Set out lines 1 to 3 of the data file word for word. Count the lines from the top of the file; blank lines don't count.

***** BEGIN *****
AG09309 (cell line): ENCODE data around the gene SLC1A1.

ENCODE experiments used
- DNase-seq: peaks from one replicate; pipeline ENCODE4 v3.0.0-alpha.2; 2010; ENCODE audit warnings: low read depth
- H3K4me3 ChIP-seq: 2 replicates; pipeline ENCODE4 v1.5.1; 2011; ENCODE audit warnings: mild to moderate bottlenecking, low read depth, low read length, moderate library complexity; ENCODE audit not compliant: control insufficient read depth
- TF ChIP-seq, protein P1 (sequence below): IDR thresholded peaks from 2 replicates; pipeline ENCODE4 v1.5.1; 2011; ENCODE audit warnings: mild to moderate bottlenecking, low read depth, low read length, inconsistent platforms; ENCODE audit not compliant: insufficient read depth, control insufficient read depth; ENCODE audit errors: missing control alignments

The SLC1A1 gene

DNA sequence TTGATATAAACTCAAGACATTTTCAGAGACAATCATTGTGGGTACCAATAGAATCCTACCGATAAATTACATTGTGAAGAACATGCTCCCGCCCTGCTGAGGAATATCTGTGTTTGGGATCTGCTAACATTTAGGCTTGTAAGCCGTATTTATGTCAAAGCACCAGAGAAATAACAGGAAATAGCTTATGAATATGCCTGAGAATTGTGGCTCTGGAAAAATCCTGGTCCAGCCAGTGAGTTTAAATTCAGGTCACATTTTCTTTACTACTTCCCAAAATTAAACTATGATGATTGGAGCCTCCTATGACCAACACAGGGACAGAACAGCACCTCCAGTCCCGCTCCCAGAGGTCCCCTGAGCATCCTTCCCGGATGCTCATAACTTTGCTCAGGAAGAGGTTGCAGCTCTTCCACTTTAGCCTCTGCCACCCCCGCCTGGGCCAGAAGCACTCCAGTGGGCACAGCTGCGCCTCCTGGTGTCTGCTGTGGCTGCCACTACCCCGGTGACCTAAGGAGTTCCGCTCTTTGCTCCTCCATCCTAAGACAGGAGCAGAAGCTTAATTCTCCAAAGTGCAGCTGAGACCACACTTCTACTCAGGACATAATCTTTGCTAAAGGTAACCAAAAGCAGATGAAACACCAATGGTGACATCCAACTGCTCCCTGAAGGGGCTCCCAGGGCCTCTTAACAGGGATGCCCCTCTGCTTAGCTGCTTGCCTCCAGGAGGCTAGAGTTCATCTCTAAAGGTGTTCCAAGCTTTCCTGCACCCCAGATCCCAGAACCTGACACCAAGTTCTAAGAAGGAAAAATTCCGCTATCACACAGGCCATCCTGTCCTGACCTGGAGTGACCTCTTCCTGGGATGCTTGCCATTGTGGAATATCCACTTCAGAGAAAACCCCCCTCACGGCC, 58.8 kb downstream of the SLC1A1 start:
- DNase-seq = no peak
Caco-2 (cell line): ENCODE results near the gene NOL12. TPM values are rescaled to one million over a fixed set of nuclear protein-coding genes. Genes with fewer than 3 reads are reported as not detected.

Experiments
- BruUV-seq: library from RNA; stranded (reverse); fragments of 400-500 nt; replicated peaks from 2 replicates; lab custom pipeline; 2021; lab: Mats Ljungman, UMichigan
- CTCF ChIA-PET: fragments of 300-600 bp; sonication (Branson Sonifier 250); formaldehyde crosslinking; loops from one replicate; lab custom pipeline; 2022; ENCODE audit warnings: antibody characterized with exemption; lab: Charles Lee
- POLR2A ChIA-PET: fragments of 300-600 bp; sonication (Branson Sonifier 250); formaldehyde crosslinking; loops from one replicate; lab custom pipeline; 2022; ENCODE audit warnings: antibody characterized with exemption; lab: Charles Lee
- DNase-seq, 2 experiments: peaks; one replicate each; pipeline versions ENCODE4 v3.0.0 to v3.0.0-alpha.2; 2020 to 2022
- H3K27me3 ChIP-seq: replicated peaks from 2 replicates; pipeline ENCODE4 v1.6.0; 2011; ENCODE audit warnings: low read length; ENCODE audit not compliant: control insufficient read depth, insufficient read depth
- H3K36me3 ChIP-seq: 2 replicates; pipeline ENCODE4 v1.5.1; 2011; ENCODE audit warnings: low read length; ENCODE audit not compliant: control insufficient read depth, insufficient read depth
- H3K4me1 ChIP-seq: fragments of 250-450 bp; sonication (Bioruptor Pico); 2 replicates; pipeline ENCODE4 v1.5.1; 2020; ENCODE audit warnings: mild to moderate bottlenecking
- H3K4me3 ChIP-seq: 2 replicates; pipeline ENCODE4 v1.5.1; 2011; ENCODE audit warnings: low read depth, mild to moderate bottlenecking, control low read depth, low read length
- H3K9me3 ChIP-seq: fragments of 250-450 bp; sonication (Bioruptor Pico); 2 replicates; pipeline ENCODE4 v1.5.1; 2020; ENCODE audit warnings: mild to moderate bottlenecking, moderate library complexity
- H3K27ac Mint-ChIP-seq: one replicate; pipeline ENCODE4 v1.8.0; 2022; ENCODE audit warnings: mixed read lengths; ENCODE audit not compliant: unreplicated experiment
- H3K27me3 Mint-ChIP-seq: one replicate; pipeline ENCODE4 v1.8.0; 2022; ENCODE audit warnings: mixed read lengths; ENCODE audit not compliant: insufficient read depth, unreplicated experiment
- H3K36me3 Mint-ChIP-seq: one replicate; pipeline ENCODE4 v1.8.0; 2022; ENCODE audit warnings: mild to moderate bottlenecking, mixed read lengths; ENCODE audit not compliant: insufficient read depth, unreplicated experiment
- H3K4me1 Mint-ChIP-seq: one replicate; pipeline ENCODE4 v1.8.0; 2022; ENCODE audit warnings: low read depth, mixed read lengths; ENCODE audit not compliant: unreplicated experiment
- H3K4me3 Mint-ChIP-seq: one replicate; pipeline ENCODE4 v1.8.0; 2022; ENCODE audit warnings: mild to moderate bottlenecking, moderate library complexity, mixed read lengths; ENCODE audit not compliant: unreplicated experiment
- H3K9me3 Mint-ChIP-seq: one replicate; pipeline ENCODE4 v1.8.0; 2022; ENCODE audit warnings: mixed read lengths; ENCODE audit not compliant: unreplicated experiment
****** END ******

AG09309 (cell line): ENCODE data around the gene SLC1A1.

ENCODE experiments used
- DNase-seq: peaks from one replicate; pipeline ENCODE4 v3.0.0-alpha.2; 2010; ENCODE audit warnings: low read depth